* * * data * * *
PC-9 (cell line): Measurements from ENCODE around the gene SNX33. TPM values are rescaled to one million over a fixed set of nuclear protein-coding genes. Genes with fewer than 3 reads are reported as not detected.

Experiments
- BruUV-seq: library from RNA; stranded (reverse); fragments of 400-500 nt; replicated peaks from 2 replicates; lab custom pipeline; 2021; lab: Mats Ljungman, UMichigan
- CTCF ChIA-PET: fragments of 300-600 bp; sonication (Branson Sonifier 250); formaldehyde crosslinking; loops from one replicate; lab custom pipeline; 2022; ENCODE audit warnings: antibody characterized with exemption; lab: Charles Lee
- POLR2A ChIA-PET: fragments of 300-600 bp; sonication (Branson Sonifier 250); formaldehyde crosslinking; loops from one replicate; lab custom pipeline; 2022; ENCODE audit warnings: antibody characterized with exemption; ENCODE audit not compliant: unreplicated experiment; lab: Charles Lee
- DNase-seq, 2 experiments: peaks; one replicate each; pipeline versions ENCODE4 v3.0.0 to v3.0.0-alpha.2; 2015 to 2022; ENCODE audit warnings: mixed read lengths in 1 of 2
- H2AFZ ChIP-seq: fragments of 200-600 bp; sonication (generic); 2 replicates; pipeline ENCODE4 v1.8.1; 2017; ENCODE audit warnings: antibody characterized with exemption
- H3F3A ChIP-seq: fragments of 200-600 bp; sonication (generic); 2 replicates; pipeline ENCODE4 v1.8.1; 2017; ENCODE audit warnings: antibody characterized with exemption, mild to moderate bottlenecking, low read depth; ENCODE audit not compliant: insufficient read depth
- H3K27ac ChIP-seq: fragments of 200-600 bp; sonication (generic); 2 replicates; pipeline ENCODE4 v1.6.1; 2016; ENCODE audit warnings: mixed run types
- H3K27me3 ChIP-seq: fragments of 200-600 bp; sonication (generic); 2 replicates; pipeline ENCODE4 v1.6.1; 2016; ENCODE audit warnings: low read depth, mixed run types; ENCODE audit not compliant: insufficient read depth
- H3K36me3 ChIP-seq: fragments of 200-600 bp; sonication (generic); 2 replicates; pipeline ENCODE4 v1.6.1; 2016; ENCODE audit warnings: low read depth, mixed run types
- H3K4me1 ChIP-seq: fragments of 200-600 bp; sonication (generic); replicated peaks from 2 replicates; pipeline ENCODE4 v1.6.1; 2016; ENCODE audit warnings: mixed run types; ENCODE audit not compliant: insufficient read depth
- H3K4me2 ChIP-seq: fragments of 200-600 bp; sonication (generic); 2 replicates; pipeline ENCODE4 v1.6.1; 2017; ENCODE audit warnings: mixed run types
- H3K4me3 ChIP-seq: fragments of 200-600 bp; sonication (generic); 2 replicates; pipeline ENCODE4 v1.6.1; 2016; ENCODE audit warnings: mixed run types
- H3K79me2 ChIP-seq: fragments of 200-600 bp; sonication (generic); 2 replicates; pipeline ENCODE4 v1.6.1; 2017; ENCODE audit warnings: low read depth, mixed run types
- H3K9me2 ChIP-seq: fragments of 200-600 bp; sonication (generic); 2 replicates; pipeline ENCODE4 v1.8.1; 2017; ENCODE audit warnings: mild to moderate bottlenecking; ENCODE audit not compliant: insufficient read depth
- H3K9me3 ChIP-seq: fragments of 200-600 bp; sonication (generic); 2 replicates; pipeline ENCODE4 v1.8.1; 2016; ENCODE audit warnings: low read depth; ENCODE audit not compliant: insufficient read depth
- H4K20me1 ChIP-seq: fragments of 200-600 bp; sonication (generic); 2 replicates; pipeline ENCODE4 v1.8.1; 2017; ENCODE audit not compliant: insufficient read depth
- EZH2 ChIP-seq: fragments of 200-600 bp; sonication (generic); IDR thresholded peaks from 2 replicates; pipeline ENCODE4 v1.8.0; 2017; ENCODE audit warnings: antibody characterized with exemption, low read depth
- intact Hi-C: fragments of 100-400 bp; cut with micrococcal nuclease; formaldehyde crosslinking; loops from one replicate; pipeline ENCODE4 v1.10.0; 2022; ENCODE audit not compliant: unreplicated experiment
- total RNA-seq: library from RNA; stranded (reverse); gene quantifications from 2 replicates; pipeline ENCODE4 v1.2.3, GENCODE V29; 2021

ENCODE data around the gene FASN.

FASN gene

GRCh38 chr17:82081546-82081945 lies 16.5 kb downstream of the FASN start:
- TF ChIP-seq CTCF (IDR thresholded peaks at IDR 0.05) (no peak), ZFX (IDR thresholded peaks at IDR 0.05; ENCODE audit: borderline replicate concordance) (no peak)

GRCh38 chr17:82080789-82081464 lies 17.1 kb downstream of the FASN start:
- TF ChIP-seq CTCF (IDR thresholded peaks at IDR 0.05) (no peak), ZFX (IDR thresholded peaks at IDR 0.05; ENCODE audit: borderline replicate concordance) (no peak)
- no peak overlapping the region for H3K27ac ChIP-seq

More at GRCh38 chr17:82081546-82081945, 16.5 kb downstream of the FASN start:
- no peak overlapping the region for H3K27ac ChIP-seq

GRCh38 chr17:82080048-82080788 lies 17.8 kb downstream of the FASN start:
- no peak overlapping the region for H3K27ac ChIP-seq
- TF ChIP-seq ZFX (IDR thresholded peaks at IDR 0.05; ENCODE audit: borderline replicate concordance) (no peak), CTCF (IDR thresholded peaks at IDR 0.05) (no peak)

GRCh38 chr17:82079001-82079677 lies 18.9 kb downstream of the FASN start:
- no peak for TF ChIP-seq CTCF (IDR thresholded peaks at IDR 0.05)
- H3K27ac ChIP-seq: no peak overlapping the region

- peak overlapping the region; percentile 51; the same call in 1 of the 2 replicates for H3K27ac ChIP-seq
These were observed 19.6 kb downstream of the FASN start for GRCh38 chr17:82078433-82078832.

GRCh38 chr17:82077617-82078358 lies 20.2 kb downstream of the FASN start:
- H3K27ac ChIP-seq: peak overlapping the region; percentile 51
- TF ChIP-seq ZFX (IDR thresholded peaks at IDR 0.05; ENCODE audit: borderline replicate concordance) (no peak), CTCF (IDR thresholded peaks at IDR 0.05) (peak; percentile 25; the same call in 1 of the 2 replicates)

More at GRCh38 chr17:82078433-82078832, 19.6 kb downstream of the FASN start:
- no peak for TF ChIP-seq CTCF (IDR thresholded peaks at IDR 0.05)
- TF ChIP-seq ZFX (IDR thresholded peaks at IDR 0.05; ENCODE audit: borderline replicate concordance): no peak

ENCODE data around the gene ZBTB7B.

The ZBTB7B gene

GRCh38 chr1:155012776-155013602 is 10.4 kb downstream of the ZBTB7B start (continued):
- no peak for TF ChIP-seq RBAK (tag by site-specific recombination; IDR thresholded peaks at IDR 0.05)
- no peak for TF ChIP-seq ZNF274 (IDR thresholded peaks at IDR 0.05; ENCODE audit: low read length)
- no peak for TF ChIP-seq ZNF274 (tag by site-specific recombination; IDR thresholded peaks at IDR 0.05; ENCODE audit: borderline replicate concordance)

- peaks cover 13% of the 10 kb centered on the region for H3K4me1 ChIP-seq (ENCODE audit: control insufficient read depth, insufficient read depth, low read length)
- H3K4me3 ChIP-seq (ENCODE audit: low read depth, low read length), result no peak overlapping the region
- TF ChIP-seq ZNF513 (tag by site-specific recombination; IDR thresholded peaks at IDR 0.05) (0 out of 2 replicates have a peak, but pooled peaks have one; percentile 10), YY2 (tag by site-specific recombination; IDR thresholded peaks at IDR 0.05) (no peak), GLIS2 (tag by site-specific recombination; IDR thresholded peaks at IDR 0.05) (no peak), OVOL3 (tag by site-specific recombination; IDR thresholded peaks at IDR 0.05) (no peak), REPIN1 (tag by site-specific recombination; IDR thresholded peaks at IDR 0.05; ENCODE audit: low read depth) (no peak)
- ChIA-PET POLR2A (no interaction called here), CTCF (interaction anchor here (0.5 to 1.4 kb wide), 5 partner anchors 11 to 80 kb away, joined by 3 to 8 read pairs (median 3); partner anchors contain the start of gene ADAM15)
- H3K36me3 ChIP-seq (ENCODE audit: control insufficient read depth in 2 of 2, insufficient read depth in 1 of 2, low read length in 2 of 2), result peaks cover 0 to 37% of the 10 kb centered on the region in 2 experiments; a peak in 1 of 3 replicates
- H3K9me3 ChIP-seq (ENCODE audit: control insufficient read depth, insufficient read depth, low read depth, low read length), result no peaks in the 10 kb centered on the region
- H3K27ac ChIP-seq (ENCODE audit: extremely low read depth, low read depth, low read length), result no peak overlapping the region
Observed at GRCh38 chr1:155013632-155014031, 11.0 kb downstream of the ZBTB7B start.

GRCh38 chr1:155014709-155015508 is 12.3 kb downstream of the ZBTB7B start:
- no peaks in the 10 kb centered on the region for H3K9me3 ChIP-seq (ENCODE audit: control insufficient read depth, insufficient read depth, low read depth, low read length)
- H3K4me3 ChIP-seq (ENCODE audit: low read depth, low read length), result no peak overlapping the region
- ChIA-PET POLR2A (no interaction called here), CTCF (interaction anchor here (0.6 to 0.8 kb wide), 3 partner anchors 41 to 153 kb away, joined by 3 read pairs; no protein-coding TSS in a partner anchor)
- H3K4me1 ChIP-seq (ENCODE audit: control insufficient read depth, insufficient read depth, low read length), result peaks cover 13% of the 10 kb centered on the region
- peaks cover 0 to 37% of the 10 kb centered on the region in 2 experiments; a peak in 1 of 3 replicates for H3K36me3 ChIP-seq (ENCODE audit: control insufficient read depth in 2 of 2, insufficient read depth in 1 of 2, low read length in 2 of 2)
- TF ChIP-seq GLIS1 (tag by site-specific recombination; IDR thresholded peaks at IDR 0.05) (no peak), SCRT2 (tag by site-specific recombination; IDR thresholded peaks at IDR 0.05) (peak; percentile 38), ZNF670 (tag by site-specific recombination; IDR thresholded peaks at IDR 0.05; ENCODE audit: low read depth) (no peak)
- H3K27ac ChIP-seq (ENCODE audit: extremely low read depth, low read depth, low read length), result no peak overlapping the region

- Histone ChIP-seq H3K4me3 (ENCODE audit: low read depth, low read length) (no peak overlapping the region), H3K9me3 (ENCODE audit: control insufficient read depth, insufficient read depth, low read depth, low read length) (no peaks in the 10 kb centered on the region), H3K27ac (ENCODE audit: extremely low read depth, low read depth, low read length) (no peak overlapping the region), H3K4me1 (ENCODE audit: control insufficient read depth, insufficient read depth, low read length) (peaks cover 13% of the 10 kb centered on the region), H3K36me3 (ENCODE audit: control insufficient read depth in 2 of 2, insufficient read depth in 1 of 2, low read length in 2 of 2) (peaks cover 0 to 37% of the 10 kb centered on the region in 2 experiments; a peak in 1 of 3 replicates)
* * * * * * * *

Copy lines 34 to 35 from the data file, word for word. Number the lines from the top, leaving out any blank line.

GRCh38 chr17:82079001-82079677 lies 18.9 kb downstream of the FASN start:
- no peak for TF ChIP-seq CTCF (IDR thresholded peaks at IDR 0.05)